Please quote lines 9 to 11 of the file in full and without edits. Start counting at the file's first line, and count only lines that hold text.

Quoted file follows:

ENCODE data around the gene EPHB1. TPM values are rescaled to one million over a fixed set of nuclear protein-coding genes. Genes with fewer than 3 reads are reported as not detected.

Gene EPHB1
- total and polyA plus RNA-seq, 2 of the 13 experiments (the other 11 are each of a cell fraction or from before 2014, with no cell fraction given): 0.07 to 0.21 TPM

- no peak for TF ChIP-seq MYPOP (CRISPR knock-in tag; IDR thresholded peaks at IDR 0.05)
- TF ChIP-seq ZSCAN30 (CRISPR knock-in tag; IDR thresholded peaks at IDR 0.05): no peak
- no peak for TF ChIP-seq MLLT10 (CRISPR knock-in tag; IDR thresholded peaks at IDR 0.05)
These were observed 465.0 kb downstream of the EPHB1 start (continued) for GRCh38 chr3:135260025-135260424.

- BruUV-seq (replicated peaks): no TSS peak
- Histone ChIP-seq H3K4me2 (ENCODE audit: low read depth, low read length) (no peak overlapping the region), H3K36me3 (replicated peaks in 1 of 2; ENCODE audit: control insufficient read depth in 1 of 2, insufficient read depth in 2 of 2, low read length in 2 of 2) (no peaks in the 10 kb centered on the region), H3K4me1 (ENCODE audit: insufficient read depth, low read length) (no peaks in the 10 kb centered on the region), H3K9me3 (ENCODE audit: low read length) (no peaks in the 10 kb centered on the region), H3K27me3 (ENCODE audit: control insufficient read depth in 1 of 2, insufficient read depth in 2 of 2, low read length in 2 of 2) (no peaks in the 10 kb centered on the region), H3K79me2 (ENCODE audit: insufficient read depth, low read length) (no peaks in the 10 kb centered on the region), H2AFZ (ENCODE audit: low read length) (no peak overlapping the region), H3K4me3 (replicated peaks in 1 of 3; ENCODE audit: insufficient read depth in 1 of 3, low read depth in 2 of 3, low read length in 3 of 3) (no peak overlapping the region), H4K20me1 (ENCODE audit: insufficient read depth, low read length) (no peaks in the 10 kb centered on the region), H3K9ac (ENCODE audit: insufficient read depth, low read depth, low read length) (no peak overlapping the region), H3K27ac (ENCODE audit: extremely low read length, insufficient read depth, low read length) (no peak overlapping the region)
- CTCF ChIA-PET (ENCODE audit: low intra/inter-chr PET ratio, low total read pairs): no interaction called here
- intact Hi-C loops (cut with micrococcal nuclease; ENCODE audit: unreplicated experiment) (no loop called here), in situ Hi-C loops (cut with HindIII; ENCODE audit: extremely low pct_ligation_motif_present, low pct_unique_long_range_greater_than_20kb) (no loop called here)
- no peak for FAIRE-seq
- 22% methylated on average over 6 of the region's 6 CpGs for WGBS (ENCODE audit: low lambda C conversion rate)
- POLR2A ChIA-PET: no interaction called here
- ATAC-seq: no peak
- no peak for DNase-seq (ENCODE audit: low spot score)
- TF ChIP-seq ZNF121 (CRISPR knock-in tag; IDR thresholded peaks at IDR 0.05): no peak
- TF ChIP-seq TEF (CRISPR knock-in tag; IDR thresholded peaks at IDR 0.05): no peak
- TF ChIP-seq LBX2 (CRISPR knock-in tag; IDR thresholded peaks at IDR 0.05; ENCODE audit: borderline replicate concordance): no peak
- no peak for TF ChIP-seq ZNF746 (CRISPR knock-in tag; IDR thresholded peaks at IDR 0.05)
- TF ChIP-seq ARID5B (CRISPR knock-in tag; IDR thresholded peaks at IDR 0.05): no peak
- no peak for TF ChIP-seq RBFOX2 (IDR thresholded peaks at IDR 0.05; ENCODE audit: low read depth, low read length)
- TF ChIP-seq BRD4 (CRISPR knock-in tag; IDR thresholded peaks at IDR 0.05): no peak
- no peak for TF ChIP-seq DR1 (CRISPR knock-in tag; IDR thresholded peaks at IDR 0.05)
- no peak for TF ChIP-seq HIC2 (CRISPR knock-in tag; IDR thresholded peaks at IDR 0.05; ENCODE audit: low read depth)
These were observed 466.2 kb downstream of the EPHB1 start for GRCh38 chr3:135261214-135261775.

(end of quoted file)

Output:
- Histone ChIP-seq H3K4me2 (ENCODE audit: low read depth, low read length) (no peak overlapping the region), H3K36me3 (replicated peaks in 1 of 2; ENCODE audit: control insufficient read depth in 1 of 2, insufficient read depth in 2 of 2, low read length in 2 of 2) (no peaks in the 10 kb centered on the region), H3K4me1 (ENCODE audit: insufficient read depth, low read length) (no peaks in the 10 kb centered on the region), H3K9me3 (ENCODE audit: low read length) (no peaks in the 10 kb centered on the region), H3K27me3 (ENCODE audit: control insufficient read depth in 1 of 2, insufficient read depth in 2 of 2, low read length in 2 of 2) (no peaks in the 10 kb centered on the region), H3K79me2 (ENCODE audit: insufficient read depth, low read length) (no peaks in the 10 kb centered on the region), H2AFZ (ENCODE audit: low read length) (no peak overlapping the region), H3K4me3 (replicated peaks in 1 of 3; ENCODE audit: insufficient read depth in 1 of 3, low read depth in 2 of 3, low read length in 3 of 3) (no peak overlapping the region), H4K20me1 (ENCODE audit: insufficient read depth, low read length) (no peaks in the 10 kb centered on the region), H3K9ac (ENCODE audit: insufficient read depth, low read depth, low read length) (no peak overlapping the region), H3K27ac (ENCODE audit: extremely low read length, insufficient read depth, low read length) (no peak overlapping the region)
- CTCF ChIA-PET (ENCODE audit: low intra/inter-chr PET ratio, low total read pairs): no interaction called here
- intact Hi-C loops (cut with micrococcal nuclease; ENCODE audit: unreplicated experiment) (no loop called here), in situ Hi-C loops (cut with HindIII; ENCODE audit: extremely low pct_ligation_motif_present, low pct_unique_long_range_greater_than_20kb) (no loop called here)